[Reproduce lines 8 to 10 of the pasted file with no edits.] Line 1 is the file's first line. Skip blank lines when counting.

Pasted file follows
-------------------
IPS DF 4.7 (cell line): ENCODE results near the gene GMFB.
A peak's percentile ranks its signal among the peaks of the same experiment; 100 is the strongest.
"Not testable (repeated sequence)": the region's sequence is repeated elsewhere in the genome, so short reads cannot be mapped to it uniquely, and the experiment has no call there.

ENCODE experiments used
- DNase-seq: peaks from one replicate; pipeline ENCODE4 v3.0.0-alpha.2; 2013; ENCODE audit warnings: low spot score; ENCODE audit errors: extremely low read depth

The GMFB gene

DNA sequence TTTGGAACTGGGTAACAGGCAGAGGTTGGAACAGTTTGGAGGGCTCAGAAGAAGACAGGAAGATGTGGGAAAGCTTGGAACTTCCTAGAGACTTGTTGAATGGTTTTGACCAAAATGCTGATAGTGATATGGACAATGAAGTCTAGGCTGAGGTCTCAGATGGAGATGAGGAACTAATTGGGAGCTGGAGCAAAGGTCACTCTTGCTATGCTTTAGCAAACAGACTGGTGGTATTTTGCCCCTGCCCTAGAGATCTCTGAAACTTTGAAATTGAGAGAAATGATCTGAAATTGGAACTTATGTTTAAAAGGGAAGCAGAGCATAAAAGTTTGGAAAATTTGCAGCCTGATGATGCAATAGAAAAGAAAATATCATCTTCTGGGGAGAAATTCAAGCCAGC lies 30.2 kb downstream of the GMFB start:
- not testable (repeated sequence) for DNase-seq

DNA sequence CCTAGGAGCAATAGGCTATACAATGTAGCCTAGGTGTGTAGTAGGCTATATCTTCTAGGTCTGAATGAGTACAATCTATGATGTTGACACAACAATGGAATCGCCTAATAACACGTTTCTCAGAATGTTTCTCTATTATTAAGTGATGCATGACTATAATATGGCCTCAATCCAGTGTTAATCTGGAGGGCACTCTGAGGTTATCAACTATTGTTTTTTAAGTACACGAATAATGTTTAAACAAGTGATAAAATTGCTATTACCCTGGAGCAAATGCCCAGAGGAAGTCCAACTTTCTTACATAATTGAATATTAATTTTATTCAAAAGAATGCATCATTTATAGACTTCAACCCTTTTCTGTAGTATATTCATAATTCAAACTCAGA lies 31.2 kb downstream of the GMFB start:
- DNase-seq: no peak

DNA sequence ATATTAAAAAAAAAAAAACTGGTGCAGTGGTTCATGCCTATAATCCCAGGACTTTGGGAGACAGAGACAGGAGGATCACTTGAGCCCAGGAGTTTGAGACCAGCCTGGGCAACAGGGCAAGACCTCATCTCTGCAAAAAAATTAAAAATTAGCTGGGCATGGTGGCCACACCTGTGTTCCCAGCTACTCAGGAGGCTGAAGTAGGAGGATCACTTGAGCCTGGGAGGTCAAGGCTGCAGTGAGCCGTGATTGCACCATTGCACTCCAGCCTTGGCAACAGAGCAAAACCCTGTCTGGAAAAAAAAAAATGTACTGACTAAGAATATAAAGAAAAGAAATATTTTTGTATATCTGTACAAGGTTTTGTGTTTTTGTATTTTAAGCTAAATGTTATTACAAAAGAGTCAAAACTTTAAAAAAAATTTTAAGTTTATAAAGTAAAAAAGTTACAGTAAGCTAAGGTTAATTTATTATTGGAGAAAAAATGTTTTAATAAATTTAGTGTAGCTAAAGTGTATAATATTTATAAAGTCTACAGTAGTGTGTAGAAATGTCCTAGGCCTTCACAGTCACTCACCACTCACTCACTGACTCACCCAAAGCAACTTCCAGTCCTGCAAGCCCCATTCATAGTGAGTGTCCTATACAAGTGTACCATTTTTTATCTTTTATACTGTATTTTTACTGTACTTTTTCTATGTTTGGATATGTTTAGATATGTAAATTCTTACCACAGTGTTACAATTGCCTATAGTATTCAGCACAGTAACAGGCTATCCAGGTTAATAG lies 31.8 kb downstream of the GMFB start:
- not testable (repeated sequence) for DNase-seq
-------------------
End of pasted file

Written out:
- not testable (repeated sequence) for DNase-seq

DNA sequence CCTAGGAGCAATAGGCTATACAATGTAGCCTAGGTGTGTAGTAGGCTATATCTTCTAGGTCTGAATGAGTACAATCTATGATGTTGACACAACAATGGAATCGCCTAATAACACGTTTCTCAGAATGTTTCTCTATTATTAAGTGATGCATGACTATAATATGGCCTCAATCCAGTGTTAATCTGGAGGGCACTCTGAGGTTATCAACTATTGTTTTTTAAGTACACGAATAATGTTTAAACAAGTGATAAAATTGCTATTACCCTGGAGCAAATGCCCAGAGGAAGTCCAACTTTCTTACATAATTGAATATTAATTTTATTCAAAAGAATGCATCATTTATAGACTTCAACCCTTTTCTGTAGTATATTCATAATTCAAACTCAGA lies 31.2 kb downstream of the GMFB start:
- DNase-seq: no peak